THE RIGHT BALANCE
Wake Forest University strikes the perfect balance. A collegiate university that provides the personal attention of a liberal arts college, it also has all the academic vitality and broad opportunities of a research university. Its classes are small, but its outlook is global. Its academic provision is excellent, but so is its co-curricular offering.
“It’s why our students are so well rounded and don’t have a narrow focus,” says Kline Harrison, the university’s Associate Provost for Global Affairs. “Their academic experience is enhanced by experiences outside of the classroom, which broadens their perspectives. It comes down to educating the whole person.”
Wake Forest comprises a number of nationally ranked schools – Arts and Sciences, Business, Divinity, Law and Medicine – as well an undergraduate college. Each part of the university aligns with its motto of “Pro Humanitate” (“For Humanity”). “We’re about nurturing students who are aware and proud of their own abilities,” says Harrison, “but recognise that they exist within the context of a much bigger global community.”
The university’s School of Business offers an undergraduate business programme and four graduate degree programmes in Management, Accountancy, Business Administration and Business Analytics. Faculty members are exceptional teacher-scholars. “We help businesses create a better world by developing passionate, ethical leaders who get results with integrity, and make a positive impact on the practice of business,” says Charles Iacovou, Business School Dean.
Equally impressive is the Graduate School of Arts and Sciences, which hosts 20 master’s and PhD programmes. “We’re known as an engine of creativity,” says the school’s Dean, Bradley Jones. “Our mission is to train and mentor future leaders in research, teaching and innovation. We want our students to be critical, independent thinkers and good citizens. We want them to be motivated to apply their scholastic efforts to enlighten and improve the well-being of society.”
Established in 1999, the university’s School of Divinity might be the youngest of WFU’s graduate schools, but it has a series of comprehensive programmes, comprising the Master of Divinity and several joint degrees in counselling, law, education, bioethics and sustainability. The themes of teacher/student engagement, small classes and teacher-scholars create a high-quality theological education.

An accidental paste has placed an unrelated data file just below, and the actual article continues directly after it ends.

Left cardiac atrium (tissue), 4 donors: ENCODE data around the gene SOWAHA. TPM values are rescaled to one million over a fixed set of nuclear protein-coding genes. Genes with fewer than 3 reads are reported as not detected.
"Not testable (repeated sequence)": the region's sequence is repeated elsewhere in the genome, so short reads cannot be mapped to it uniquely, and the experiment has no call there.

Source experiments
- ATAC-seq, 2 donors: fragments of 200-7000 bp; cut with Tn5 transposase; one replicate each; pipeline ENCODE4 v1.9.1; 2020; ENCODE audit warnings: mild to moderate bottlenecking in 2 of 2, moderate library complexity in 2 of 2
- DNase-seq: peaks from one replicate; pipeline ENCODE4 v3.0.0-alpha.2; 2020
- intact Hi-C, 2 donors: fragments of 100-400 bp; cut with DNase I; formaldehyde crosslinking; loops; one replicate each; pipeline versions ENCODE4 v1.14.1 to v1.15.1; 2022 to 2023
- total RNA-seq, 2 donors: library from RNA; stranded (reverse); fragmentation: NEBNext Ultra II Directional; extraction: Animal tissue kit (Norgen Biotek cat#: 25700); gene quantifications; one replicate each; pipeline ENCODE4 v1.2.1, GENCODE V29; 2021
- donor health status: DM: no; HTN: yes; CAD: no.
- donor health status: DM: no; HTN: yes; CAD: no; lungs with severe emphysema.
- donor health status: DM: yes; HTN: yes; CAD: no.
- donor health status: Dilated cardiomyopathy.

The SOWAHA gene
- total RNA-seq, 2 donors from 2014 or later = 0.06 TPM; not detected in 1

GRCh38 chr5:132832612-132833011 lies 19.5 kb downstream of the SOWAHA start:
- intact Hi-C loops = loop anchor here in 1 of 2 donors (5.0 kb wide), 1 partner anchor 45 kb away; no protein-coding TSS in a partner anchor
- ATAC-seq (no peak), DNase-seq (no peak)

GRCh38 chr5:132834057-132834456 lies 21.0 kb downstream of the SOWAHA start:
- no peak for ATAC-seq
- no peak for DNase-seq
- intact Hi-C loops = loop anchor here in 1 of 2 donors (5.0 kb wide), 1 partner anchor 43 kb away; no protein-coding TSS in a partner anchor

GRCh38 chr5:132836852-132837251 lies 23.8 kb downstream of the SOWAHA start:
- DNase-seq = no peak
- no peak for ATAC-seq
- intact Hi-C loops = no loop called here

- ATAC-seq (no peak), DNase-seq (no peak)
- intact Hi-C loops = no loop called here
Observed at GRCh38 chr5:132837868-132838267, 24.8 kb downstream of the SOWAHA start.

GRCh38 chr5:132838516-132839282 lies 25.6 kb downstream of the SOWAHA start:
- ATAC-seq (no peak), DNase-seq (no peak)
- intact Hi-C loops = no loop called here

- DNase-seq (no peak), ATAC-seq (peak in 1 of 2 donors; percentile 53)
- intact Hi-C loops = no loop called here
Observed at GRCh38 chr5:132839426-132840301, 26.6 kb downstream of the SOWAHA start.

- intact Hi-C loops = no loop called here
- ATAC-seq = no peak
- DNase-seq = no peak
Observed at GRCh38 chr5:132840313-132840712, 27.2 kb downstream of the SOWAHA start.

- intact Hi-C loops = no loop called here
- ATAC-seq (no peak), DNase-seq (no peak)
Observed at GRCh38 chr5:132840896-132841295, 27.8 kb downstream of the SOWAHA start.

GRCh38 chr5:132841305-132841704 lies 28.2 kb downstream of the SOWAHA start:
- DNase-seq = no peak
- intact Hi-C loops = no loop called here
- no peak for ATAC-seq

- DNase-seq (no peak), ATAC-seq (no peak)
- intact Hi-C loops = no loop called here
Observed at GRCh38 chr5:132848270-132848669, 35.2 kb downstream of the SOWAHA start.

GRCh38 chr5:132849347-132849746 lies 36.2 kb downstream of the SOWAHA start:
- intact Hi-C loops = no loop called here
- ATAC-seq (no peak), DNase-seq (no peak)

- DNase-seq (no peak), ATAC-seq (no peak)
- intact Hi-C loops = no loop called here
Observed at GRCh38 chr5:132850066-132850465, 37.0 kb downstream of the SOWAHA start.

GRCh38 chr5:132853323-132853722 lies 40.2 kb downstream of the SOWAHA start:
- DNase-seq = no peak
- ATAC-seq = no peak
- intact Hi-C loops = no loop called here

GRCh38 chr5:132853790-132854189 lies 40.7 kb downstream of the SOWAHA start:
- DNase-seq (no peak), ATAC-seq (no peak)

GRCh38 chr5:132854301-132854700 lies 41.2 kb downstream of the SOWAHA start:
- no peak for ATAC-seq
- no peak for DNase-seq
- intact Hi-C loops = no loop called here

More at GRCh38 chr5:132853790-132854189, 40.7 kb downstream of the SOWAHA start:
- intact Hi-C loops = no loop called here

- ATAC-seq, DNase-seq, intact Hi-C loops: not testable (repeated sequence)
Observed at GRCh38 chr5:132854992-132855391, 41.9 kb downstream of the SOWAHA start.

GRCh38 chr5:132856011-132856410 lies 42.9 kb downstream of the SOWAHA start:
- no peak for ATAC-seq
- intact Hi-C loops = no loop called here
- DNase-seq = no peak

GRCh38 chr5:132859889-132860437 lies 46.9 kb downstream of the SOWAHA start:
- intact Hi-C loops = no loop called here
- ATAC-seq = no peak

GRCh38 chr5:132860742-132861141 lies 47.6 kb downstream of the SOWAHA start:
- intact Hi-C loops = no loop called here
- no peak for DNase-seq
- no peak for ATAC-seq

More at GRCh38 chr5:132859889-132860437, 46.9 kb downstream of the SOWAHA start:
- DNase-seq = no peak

In contrast, the School of Law has been part of Wake Forest since 1894, and has earned a national ranking in legal education. “We seek to train broadly educated lawyers, well qualified to join a range of legal practices,” says Dean Suzanne Reynolds. With one of the longest-running LL.M. degrees for foreign-trained attorneys, the School of Law now offers a Two-Year JD (Juris Doctor) for International Lawyers, a Scientiae Juridicae Doctor degree, and a Visiting International Researcher programme.
One of Wake Forest’s current priorities is a major strategic plan called “Building a Global Campus Community”. A part of this is about creating global mindsets. “It’s about expanding the curricular and co-curricular offering to nurture a more global emphasis,” says Harrison. “It includes bringing in global speakers and hosting international conferences on campus. It’s also about helping overseas students with their cultural transition, both to the US and to campus life.” This sense of care is important at Wake Forest, as is making students ready for life after university by equipping them with the skills, knowledge and opportunities needed to lead lives of purpose. In each of its renowned schools, Wake Forest University strikes the perfect balance, both inside and outside of the classroom.